Project promotes pedalling

Children from 15 kindergartens and early learning centres across the Macedon Ranges were taught vital bike skills (Unsplash).

Macedon Ranges kindergarten students have learnt bike riding skills through a state government-funded initiative that aims to improve community health.

As part of the ongoing Healthy Loddon Campaspe initiative, 15 kindergartens and early learning centres in Kyneton, Riddells Creek, and Gisborne were involved in a program that aimed to improve bike riding skills and confidence among children.

The program included sessions from a bike education organisation, where students were taught how to correctly fit and wear a helmet, essential riding skills, and road safety awareness.

Funding through the program also purchased 42 new balance bikes, 180 new helmets, road crossing safety play kits, and new bike racks outside 12 kinders and early learning centres to promote bike riding as a mode of transport.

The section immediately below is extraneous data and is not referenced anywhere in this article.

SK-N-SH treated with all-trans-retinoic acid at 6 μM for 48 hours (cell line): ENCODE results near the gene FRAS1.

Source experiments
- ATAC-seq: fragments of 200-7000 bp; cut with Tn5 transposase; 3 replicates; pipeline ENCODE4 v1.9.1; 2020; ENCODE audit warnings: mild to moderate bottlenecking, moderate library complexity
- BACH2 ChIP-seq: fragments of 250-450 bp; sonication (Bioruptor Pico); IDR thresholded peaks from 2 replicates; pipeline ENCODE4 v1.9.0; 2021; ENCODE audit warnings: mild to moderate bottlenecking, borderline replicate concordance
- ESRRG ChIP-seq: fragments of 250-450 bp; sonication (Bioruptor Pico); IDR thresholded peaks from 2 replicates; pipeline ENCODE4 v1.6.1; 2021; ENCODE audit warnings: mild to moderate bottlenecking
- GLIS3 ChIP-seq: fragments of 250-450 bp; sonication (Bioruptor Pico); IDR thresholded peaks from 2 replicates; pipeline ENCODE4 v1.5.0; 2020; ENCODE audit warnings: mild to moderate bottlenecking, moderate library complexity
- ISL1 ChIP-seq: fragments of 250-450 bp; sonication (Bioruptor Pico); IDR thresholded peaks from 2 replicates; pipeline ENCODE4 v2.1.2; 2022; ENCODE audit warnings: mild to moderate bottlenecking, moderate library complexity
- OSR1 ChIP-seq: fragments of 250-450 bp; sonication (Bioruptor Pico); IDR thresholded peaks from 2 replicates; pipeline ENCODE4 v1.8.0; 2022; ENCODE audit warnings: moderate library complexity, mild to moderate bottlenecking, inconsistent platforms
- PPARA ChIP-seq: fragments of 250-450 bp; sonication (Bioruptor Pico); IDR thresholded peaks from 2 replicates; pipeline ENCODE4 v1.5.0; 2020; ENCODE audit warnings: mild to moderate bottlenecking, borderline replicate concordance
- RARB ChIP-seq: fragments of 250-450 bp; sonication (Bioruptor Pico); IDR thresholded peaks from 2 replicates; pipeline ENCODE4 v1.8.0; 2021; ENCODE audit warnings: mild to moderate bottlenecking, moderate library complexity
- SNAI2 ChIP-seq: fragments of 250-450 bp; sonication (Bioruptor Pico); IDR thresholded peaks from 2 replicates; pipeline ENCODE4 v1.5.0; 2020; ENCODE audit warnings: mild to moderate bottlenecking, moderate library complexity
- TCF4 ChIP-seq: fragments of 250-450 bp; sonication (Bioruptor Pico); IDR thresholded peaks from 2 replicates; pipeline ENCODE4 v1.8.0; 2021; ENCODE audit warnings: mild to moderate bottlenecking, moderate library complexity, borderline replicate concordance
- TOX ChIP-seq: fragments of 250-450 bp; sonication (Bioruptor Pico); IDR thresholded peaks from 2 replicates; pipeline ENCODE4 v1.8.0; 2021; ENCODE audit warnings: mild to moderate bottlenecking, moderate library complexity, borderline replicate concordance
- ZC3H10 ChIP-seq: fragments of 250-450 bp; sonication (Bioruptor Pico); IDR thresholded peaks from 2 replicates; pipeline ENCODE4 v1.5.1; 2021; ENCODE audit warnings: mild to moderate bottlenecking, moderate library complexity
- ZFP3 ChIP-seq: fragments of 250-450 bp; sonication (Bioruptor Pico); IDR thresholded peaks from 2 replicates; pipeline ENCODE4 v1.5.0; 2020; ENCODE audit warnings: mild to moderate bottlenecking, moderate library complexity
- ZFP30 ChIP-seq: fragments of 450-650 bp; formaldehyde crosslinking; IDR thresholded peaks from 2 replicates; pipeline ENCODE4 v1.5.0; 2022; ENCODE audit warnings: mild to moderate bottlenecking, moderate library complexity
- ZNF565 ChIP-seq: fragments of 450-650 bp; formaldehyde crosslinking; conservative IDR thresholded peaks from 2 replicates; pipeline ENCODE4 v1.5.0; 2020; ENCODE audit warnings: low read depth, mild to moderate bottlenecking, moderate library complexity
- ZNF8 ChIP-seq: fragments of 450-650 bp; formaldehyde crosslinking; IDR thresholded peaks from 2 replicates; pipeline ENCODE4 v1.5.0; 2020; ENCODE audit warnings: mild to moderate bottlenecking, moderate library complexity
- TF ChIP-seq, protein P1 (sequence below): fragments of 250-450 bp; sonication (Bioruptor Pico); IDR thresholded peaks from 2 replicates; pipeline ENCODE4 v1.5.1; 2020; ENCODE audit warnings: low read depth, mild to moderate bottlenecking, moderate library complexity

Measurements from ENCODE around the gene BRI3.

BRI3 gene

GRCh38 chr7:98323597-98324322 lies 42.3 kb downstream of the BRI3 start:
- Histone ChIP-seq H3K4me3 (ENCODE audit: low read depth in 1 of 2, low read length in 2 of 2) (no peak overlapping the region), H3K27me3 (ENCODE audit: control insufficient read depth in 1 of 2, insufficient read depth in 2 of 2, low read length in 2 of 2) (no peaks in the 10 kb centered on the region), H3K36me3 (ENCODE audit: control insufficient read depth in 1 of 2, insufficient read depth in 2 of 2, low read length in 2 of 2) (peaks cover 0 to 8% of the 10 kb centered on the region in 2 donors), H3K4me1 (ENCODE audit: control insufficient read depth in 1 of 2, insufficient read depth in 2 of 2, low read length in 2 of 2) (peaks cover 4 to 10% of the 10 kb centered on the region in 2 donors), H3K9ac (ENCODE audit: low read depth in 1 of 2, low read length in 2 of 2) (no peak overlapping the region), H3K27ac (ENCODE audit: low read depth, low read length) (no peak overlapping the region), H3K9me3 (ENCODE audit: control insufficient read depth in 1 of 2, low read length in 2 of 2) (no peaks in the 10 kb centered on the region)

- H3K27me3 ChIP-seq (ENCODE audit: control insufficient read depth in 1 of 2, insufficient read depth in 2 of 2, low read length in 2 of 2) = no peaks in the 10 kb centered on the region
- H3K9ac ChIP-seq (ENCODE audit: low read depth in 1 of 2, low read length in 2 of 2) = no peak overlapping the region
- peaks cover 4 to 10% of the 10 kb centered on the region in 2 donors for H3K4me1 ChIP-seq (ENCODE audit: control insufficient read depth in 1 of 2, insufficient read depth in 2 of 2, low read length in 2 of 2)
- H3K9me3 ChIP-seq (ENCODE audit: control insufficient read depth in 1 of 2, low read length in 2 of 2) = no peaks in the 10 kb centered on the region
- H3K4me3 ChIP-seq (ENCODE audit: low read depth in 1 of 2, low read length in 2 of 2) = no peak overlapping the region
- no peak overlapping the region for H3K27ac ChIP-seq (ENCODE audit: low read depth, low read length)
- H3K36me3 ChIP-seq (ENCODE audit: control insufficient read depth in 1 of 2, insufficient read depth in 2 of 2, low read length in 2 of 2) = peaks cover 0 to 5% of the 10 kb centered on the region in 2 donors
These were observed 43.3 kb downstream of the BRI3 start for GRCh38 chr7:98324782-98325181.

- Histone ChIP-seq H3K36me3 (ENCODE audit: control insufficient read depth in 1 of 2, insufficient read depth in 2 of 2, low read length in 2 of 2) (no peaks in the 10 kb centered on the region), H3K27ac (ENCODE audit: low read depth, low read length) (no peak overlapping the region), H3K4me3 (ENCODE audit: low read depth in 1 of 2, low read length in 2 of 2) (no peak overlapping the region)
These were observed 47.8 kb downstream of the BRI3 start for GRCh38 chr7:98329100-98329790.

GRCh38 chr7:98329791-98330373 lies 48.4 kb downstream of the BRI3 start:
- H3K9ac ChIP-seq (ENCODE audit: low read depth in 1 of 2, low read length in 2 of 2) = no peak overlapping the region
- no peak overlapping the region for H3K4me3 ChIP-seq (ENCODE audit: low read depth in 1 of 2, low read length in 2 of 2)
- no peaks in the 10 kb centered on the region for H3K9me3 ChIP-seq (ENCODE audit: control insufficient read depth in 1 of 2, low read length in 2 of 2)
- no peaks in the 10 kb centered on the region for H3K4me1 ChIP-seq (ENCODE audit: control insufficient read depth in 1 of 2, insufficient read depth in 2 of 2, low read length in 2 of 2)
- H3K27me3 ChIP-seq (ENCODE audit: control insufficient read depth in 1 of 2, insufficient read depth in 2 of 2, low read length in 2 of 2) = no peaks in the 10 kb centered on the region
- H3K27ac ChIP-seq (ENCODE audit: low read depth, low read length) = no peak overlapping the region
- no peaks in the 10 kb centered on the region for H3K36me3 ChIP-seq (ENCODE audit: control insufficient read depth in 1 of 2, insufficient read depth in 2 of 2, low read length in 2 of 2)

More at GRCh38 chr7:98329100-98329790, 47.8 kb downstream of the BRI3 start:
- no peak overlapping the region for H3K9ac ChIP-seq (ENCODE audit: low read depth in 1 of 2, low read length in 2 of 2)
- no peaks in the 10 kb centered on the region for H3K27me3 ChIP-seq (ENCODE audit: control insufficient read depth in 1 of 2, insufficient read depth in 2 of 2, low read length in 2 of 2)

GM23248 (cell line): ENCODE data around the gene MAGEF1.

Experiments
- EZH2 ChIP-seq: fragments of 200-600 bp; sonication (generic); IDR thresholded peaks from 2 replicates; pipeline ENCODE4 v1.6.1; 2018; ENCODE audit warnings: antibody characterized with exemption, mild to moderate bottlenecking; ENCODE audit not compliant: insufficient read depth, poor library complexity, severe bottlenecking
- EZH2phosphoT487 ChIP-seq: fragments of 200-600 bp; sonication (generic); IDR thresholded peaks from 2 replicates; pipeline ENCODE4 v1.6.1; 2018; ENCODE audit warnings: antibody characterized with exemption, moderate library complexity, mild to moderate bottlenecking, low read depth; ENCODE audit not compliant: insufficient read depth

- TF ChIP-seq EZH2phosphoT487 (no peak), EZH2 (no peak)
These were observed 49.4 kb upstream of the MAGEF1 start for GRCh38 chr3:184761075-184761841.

Healthy Loddon Campaspe coordinator Alicia O’Brien said that providing bike education and infrastructure will help to improve children’s health in the Macedon Ranges.

“Providing bike equipment and small infrastructure, as well as fundamental bike education in early learning settings across the Macedon Ranges, will increase children’s bike riding confidence from an early age,” Ms O’Brien said.

“Active travel, such as bike riding, contributes significantly to children’s daily physical activity.”

The Healthy Loddon Campaspe initiative began in 2018 in response to statistics revealing that the region recorded higher rates of obesity, chronic disease, and high-risk health behaviours than the state average.

Oscar Parry